Australia’s ancient electricity sector urgently needs a new plan

27.08.14 By
This article is more than 9 years old

It takes 10 years or more to plan, permit, finance and build major new power plants. That means the decisions we make today – or don’t make – will have lasting consequences for generations to come.

This article was originally published on The Conversation.

It takes 10 years or more to plan, permit, finance and build major new power plants. That means the decisions we make today – or don’t make – will have lasting consequences for generations to come.

And in Australia right now, the lack of debate about needing to overhaul our ageing, high-emissions power infrastructure is going to come back to haunt us.

The Intergovernmental Panel on Climate Change recently concluded that effective climate action will require a large-scale transformation of power generation globally, including “a tripling to nearly a quadrupling of the share of zero- and low-carbon energy supply from renewables, nuclear energy and fossil energy with carbon dioxide capture and storage (CCS), or bioenergy with CCS by the year 2050”.

And only last month, the International Energy Agency showed how that the world’s electricity mix would need to switch from 68% fossil fuels now to at least 65% renewables by 2050 to have a chance of limiting the rise in global temperatures to no more than 2 degrees this century.

Yet the latest report from the Climate Council shows that Australia’s electricity sector is ageing, inefficient and heavily coal-dependent.

With the US unveiling a new Clean Power Plan to start cutting their emissions from power plants, Australians should be asking: what are we doing here?

Old coal

Power drives our economy, from big industry to our households. Australia today relies on coal-fired power plants for most of its electricity.

The latest government figures show the electricity sector accounts for 33% of Australia’s greenhouse gas emissions — the single biggest contributor to emissions nationally.

Adding to the problem is the fact that our infrastructure is ageing and inefficient, which significantly increases the emissions “intensity” of Australia’s electricity. In fact Australia’s sector is significantly more intensive than China’s or the USA’s.

Within a decade, around 50% of Australia’s coal-powered generators will be over 40 years old, with some currently operating stations set to hit 60.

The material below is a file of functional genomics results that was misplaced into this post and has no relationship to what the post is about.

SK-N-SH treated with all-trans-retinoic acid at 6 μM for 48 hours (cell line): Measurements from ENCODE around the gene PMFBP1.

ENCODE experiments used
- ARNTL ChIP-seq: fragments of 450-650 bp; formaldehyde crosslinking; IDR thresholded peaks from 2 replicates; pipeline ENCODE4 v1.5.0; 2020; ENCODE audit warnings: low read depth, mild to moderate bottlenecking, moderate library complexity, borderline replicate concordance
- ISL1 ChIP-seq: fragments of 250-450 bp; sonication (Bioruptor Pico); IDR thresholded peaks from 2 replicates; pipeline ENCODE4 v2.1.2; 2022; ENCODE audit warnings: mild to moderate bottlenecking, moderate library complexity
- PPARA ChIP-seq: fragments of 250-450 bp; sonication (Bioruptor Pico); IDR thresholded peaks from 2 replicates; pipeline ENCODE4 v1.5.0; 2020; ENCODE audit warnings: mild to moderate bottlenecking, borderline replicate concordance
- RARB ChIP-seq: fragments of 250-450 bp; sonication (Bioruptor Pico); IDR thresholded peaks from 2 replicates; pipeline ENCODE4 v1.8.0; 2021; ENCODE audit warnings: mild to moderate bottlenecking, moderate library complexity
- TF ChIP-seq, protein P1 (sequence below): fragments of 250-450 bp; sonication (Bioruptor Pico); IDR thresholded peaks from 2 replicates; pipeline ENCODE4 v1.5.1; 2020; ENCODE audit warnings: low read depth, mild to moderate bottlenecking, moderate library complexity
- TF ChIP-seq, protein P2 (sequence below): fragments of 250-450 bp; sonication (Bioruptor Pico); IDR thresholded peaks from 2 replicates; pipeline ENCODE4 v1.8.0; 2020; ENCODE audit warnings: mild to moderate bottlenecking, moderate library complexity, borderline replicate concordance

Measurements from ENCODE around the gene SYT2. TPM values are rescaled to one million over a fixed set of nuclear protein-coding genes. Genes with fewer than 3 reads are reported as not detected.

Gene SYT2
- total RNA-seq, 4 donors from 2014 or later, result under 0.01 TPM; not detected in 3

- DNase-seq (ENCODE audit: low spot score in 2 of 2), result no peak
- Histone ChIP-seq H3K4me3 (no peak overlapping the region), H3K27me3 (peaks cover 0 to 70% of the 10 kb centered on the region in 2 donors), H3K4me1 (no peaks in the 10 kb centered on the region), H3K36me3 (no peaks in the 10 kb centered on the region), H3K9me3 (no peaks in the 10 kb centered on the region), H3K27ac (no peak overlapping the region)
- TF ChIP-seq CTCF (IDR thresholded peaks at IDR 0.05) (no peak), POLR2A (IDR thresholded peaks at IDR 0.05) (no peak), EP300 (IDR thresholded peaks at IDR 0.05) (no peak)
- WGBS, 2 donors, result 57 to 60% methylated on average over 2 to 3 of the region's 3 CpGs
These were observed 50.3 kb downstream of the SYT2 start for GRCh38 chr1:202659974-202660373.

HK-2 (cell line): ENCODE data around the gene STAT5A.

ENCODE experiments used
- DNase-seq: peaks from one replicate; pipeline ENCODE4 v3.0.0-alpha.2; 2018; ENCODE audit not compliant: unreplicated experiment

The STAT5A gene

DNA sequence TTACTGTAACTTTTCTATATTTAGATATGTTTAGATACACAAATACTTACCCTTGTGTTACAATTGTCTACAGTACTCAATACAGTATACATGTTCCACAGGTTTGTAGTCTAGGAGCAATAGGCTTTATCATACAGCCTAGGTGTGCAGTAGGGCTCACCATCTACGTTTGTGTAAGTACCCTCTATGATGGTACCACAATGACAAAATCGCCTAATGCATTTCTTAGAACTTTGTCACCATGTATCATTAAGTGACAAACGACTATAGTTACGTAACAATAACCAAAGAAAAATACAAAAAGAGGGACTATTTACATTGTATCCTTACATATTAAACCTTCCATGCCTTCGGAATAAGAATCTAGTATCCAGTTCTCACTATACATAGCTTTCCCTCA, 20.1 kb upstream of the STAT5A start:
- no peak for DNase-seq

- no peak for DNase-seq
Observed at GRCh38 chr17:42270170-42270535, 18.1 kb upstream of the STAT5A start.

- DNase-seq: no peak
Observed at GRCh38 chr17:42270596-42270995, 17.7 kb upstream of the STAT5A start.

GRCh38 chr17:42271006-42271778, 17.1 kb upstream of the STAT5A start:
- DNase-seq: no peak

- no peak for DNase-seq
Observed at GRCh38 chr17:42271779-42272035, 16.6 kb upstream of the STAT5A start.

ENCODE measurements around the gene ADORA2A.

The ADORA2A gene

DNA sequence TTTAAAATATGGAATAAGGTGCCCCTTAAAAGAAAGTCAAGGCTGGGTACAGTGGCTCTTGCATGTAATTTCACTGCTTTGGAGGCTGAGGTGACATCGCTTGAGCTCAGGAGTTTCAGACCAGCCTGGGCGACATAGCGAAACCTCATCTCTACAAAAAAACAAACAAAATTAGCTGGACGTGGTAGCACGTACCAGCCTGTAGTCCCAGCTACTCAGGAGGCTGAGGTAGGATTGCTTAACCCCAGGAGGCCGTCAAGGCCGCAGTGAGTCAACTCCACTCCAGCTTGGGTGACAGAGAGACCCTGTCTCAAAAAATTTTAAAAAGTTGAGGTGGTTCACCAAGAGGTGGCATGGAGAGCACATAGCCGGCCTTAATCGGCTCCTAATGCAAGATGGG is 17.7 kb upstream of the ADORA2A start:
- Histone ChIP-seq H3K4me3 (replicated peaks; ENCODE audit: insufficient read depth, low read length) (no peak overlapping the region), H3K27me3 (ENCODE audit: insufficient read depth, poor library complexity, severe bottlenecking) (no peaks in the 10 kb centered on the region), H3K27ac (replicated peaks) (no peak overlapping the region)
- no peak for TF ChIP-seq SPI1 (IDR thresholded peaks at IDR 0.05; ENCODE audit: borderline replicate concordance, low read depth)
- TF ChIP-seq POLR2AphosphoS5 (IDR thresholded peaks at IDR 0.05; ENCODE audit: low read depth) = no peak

Climate Council

At the moment Australia’s electricity sector is like an old car we are running into the ground, getting more and more expensive to maintain and inefficient. Yet there has been scant public discussion on the increasing age of Australia’s coal-fuelled power stations and how they could be replaced.

Continuing to burn coal for power in the traditional way is incompatible with addressing climate change. While carbon capture and storage (CCS) will be essential for any new coal-power station, it is costly and difficult to combine with ageing power stations.

The clean energy challenge

The latest Climate Council report considers three main options to substantially cut Australia’s emissions from power generation:

Globally, the uptake of renewable energy is progressing rapidly and is attracting billions in investment. And renewables (hydro, wind and solar PV) are expected to account for almost 30% of global power generation by 2020.

Global solar photovoltaic capacity has been growing, on average, over 40% a year since 2000 and there is substantial potential for long-term growth.

And since 2000, the capacity of wind power globally has grown at an average rate of 24% per year. As more and more renewable energy is installed, costs are also dropping dramatically. The drop in cost is then accelerating the trend toward more renewable energy.

Hydro is currently the largest global renewable and in Australia this source of electricity accounts for 16.1% of the country’s grid connected power station capacity.

But there is little undeveloped hydro power potential remaining in Australia, and the amount of energy supplied varies as rainfall patterns change and as our weather fluctuates between El Niño drought cycles and La Niña wet cycles. Hydro also has social and environmental implications.

Australia’s potential

Australia has an abundance of solar and wind resources, but it has a very low share of global renewable energy generation. But there are some Australian exceptions where renewable leadership is world-class.

South Australia is undergoing an extraordinary transformation involving wind, solar and energy efficiency; Queensland is also strong in solar generation; and the ACT is on track to make 90% of its power from wind and solar by 2020.

And more than a million households in Australia have spent over A$7 billion of their own money putting 3000 megawatts of solar power on their homes.

Climate Council

However, for Australia to achieve substantial emission reductions, we need a national plan for the electricity generation sector, involving the transition to wind and solar combined with battery storage.

This is the conversation that still isn’t happening in this country.

We urgently need a long-term vision, strategy and implementation plan for Australia’s electricity generation sector for the decades ahead to meet the dual challenges of acting on climate change and overhauling an inefficient electricity system.

The ConversationThis article was originally published on The Conversation. Read the original article.

By Martin Rice